One of them was taxi driver Serkis Yogurtcu, who explained what happened.

    He said the police were called to his house because of a domestic dispute with his wife. He was standing outside the house and police immediately handcuffed him from behind and then beat him. He said he then was taken to a side street near the police station where they again beat him, kicking, punching and using batons.

    It was Yogurtcu's wife who called the hotline. On receiving the call, a lawyer immediately went to the police station. The hotline lawyers say a fast response is necessary in such cases, not only to prevent any further mistreatment, but to ensure doctor and forensic reports are compiled correctly. They claim in many cases that the reports can sometimes disappear.

    It is not, however, only individual cases of police violence with which the hotline deals.

    Last month, protesting textile workers called the hotline. For Suke Erdem, it was a painful lesson that lawyers are not exempt from violence.

    She said she arrived and identified herself to the police. Many knew her already from meeting her at various police stations. But, she said, within minutes of arriving they attacked the workers using gas and batons. Then police beat her to the ground and kept hitting her, breaking her arm and two fingers.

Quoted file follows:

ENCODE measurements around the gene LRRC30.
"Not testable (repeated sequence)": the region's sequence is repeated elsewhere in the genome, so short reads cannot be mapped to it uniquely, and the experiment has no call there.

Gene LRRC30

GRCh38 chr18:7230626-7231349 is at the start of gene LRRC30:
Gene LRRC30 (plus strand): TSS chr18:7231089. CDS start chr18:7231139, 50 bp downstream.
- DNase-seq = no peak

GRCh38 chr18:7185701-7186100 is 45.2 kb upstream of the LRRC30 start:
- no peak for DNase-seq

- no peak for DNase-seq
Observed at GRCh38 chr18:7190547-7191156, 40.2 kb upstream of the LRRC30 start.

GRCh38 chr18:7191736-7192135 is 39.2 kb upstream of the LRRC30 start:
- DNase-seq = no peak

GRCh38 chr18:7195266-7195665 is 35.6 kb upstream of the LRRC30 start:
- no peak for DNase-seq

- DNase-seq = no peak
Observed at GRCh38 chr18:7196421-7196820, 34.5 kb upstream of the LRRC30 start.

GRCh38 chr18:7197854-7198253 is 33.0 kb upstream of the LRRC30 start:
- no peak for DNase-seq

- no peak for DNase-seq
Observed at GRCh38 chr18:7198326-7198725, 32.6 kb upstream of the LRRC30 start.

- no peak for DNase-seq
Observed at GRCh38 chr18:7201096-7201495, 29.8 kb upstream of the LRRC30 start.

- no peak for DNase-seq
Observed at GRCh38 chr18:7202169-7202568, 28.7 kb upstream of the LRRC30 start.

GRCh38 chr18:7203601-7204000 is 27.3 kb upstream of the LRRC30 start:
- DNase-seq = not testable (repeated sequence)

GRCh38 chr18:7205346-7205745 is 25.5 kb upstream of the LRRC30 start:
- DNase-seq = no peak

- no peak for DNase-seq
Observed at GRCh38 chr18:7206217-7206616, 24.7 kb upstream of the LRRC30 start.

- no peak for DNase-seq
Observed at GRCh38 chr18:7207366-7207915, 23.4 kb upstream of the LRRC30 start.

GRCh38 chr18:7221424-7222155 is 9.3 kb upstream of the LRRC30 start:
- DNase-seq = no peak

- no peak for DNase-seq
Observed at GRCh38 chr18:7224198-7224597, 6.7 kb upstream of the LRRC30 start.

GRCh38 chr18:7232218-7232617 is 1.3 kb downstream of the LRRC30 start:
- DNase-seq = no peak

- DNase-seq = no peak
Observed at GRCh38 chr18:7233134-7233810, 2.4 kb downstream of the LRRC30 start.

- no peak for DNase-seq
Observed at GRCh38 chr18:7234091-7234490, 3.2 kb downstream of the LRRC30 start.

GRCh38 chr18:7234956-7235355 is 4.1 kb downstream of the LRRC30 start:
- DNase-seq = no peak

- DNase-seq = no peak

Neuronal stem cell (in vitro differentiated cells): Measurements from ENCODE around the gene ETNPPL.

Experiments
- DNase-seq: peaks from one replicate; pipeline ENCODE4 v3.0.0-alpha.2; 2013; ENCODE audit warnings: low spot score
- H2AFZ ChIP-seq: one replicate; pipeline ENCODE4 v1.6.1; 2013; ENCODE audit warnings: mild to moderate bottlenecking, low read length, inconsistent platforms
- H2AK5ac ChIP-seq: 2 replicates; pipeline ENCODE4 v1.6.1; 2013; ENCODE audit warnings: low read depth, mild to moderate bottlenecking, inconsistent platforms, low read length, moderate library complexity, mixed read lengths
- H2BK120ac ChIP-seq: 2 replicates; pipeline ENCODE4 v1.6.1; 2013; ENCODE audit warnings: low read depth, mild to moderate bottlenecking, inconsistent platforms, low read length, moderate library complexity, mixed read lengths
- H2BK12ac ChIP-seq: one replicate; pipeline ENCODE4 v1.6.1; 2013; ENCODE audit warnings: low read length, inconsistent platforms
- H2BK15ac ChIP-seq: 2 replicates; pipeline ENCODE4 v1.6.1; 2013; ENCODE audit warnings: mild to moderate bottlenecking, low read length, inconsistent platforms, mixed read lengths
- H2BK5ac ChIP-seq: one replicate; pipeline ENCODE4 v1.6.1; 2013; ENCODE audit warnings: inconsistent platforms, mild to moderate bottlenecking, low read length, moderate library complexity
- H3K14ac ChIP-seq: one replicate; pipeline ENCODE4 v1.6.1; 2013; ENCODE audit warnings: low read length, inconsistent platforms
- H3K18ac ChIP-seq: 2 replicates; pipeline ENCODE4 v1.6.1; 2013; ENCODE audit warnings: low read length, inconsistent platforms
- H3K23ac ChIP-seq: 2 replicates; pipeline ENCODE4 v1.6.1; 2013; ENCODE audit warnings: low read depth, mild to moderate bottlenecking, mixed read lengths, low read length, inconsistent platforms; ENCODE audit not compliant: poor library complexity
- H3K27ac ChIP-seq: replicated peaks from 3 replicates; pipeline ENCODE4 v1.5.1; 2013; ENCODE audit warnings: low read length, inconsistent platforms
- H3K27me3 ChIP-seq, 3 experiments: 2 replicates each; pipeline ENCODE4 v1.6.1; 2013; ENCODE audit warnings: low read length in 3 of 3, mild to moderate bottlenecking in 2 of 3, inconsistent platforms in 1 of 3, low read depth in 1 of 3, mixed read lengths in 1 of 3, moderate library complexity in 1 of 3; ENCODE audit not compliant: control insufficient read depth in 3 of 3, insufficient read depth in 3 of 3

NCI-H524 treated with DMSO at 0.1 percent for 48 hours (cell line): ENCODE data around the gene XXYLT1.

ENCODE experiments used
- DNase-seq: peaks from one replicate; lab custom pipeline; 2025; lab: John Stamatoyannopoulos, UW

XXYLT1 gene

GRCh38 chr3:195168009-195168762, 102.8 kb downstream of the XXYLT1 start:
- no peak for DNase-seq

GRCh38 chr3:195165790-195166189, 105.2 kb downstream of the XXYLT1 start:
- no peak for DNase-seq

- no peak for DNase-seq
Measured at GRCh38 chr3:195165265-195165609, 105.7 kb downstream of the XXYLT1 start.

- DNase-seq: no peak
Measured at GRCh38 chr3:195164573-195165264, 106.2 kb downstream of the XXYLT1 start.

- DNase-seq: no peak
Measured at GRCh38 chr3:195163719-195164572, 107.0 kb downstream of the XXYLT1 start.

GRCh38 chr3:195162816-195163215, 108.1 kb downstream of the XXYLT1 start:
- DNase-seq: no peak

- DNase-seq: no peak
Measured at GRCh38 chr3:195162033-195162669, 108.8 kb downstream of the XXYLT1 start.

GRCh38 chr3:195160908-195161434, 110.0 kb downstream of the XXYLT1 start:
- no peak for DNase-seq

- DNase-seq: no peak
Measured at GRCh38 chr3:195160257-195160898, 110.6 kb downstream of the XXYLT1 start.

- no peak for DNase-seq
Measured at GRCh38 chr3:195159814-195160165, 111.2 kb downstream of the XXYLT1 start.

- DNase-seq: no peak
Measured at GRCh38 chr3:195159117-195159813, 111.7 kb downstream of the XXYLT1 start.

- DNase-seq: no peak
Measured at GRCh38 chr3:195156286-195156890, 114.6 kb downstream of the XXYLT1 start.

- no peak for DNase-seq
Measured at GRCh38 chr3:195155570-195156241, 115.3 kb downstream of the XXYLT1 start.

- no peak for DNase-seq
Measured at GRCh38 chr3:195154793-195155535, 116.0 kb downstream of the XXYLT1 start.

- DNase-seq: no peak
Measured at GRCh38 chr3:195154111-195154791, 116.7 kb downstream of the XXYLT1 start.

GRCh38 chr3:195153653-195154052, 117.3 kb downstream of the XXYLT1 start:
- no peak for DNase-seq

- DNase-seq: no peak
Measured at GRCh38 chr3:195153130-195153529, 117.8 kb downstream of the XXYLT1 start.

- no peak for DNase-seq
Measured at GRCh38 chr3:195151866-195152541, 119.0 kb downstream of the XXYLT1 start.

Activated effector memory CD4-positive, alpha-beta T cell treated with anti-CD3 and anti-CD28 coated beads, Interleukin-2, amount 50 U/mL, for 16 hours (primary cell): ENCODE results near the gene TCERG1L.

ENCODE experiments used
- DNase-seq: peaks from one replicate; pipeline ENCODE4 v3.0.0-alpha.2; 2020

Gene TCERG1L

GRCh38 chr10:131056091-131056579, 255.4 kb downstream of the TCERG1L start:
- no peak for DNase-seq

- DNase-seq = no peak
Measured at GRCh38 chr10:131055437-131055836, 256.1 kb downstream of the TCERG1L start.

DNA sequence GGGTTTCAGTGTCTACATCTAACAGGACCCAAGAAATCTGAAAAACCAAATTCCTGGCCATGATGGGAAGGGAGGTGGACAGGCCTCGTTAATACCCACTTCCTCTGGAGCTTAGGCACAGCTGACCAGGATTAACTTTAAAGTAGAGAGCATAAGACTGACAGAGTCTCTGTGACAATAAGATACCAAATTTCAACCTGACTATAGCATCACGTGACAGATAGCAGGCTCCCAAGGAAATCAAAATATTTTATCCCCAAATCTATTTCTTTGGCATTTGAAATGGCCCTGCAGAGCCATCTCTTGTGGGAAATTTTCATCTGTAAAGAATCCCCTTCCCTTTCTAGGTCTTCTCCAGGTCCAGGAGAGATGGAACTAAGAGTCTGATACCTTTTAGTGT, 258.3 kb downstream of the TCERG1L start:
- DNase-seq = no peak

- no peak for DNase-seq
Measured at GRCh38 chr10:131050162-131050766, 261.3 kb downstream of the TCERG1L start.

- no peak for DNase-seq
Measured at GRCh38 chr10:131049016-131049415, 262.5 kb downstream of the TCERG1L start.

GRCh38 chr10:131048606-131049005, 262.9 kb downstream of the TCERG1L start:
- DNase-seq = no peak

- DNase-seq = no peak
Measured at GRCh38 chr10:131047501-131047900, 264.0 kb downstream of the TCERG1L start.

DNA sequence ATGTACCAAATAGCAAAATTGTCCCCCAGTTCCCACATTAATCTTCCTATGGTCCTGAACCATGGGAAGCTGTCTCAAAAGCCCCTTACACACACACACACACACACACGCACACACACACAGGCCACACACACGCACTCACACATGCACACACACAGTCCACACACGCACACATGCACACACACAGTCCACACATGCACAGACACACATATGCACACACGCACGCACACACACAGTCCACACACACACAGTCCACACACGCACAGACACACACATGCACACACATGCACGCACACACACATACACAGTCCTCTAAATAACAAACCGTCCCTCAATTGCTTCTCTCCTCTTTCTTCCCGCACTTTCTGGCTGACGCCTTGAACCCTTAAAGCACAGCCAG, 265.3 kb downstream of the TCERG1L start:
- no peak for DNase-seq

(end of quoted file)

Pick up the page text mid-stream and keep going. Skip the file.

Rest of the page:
Edam said the incident has not discouraged her from working for the hotline and that she has opened a case against the police.

    Hotline lawyer Tanay said the group has received threats from people claiming to be police officers, but he added the police are cooperative and polite when they visit the stations.

    While talking with Tanay, the hotline rang again, and this time it was from police. Rather than a threat, it was congratulations for the service and a question about whether the lawyers could help with legal problems regarding their superiors. Tanay answered "of course."

    You May Like

    Vietnam Urges US to Lift Lethal Weapons Ban Amid S. China Sea Tensions

    US president’s upcoming visit to Vietnam underscores strength of relationship, and lifting embargo would reflect that trust, ambassador says

    Are US Schools Turning a Blind Eye to Radical Qatari Preachers?

    Parade of radical Islamist clerics using mosque at Qatar’s Education City draws mounting criticism for American universities that maintain satellite branches there

    Why Islamic State Is Down But Not Out

    Despite loss of territory, group’s ferocious attacks over past three months seen as testimony to its continued durability and resourcefulness

    Featured Videos

    Your JavaScript is turned off or you have an old version of Adobe's Flash Player. Get the latest Flash player.
    Displaced By War, Syrian Artist Finds Inspiration Abroadi
    X
    May 02, 2016 1:36 PM